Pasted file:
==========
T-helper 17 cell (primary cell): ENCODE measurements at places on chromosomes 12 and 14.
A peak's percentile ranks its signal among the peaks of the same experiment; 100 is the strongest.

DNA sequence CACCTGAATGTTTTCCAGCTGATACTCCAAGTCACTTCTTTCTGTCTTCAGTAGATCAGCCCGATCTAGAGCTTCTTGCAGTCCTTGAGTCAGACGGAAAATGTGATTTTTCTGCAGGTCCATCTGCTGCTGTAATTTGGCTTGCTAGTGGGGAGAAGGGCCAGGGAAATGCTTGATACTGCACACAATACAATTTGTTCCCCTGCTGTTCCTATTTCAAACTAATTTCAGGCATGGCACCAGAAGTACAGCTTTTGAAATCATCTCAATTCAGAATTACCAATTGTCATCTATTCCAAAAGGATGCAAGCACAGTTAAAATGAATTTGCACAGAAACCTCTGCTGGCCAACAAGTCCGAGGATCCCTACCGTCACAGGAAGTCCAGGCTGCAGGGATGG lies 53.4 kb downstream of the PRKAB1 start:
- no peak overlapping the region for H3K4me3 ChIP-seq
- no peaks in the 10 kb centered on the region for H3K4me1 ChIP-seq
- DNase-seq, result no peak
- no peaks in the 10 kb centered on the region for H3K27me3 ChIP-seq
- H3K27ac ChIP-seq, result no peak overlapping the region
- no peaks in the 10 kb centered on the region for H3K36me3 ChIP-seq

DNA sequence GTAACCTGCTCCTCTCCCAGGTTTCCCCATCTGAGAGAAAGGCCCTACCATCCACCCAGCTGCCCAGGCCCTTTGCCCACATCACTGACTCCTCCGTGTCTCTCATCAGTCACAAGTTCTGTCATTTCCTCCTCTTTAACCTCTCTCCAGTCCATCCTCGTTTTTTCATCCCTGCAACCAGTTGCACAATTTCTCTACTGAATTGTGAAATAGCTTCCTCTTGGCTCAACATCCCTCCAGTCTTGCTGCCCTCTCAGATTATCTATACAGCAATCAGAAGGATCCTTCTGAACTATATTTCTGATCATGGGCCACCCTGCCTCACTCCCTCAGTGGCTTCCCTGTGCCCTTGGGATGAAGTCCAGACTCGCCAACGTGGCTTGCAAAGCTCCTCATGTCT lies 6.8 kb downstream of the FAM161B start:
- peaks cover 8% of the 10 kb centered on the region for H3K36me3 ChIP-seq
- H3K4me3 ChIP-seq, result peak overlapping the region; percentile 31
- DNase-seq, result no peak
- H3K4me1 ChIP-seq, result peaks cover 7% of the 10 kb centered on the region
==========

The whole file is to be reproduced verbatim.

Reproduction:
T-helper 17 cell (primary cell): ENCODE measurements at places on chromosomes 12 and 14.
A peak's percentile ranks its signal among the peaks of the same experiment; 100 is the strongest.

DNA sequence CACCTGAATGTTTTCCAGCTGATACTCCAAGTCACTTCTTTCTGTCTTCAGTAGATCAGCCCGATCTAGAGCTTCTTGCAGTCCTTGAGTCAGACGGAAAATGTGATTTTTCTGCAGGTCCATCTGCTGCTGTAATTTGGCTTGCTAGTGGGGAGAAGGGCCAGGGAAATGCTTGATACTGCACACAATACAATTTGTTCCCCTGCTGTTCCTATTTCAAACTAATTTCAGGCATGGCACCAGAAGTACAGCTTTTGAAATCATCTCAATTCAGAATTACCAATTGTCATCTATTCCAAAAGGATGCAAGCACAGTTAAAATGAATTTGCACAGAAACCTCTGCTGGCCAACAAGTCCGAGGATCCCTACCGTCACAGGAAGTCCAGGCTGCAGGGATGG lies 53.4 kb downstream of the PRKAB1 start:
- no peak overlapping the region for H3K4me3 ChIP-seq
- no peaks in the 10 kb centered on the region for H3K4me1 ChIP-seq
- DNase-seq, result no peak
- no peaks in the 10 kb centered on the region for H3K27me3 ChIP-seq
- H3K27ac ChIP-seq, result no peak overlapping the region
- no peaks in the 10 kb centered on the region for H3K36me3 ChIP-seq

DNA sequence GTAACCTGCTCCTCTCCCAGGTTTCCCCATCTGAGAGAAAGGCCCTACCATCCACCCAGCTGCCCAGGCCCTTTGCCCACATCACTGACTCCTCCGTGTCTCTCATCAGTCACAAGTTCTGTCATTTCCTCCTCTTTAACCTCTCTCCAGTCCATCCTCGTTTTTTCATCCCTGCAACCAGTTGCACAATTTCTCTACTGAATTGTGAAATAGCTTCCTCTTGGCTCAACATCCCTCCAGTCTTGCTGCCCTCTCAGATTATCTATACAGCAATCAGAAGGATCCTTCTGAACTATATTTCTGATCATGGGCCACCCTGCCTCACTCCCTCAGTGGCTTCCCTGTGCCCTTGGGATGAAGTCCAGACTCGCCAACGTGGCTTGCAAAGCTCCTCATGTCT lies 6.8 kb downstream of the FAM161B start:
- peaks cover 8% of the 10 kb centered on the region for H3K36me3 ChIP-seq
- H3K4me3 ChIP-seq, result peak overlapping the region; percentile 31
- DNase-seq, result no peak
- H3K4me1 ChIP-seq, result peaks cover 7% of the 10 kb centered on the region